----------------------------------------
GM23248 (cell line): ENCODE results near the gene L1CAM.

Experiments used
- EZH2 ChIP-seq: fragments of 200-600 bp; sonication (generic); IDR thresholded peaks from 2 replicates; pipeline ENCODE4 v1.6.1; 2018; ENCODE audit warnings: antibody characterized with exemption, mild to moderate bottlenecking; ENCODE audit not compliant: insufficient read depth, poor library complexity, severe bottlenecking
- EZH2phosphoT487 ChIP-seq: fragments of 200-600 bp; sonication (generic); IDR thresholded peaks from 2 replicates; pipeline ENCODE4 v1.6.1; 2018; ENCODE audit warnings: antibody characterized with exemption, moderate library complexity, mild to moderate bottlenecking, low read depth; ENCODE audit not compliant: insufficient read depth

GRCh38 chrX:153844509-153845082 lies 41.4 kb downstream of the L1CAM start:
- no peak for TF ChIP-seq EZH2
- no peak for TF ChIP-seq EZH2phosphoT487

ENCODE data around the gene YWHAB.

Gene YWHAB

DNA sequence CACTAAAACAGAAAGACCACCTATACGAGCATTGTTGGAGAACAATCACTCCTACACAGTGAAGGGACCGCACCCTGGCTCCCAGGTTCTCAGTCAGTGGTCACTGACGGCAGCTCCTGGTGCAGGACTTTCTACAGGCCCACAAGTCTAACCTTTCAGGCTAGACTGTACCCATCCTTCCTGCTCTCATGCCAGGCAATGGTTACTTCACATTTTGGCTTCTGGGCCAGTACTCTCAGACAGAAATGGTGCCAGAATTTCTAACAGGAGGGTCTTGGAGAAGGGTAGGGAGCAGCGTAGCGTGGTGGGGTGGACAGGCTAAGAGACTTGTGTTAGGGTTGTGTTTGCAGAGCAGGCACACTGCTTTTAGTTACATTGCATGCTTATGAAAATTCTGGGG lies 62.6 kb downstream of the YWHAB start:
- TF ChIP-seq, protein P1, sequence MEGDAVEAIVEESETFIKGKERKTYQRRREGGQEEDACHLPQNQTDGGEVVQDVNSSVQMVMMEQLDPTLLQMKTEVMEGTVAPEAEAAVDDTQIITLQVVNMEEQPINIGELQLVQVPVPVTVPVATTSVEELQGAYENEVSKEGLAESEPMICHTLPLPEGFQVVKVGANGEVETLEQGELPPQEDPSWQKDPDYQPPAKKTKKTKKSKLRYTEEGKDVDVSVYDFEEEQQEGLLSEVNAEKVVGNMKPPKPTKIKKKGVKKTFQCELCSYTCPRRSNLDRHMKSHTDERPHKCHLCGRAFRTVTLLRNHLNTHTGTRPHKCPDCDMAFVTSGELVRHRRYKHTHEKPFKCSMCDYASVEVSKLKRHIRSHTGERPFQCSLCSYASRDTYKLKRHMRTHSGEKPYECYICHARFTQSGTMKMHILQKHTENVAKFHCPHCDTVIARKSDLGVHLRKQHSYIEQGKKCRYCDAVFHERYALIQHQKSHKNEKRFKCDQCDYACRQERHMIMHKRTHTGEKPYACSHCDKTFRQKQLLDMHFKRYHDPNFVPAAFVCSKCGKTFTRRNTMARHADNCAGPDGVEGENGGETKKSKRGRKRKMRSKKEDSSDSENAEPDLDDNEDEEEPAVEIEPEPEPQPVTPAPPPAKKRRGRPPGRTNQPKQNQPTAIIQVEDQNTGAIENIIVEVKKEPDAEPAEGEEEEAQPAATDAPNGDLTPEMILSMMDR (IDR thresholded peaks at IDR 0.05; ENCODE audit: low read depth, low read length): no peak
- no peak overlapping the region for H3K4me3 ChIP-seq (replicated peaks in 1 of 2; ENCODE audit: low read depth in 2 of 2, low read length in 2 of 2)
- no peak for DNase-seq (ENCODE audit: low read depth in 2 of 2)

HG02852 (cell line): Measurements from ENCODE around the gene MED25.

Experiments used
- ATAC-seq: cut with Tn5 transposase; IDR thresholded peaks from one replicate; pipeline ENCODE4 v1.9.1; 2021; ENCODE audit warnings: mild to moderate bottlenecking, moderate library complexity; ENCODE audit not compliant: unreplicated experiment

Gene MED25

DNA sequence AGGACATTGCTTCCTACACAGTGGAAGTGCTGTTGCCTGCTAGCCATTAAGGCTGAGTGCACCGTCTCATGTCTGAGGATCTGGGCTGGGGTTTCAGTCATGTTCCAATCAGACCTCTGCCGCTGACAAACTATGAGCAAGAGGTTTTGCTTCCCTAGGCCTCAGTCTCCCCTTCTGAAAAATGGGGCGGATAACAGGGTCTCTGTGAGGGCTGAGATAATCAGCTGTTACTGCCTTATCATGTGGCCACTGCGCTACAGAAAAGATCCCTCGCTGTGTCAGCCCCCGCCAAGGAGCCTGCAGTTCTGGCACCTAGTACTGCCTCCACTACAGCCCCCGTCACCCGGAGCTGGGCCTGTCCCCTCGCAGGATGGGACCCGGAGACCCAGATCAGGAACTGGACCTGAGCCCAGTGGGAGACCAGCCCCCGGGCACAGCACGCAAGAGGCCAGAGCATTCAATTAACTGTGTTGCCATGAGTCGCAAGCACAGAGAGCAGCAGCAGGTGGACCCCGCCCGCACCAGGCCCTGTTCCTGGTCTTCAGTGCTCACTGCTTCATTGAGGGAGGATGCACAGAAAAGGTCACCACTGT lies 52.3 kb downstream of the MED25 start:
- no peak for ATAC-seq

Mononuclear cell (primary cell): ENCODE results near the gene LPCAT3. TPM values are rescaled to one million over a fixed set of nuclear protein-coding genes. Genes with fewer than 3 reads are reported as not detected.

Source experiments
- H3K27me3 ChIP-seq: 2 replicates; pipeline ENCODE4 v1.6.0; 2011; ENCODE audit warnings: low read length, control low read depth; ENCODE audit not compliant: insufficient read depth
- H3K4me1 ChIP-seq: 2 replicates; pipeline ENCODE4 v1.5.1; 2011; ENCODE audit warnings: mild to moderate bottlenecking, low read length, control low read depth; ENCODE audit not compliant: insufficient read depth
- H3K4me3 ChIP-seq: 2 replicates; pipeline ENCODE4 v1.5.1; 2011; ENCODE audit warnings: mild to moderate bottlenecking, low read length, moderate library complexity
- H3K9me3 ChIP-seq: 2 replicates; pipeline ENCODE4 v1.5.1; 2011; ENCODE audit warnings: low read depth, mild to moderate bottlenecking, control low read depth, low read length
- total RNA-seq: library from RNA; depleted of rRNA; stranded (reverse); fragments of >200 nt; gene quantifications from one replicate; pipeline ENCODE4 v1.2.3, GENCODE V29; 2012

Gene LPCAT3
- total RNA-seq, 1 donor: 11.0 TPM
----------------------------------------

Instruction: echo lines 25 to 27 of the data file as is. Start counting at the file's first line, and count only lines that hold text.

- H3K9me3 ChIP-seq: 2 replicates; pipeline ENCODE4 v1.5.1; 2011; ENCODE audit warnings: low read depth, mild to moderate bottlenecking, control low read depth, low read length
- total RNA-seq: library from RNA; depleted of rRNA; stranded (reverse); fragments of >200 nt; gene quantifications from one replicate; pipeline ENCODE4 v1.2.3, GENCODE V29; 2012

Gene LPCAT3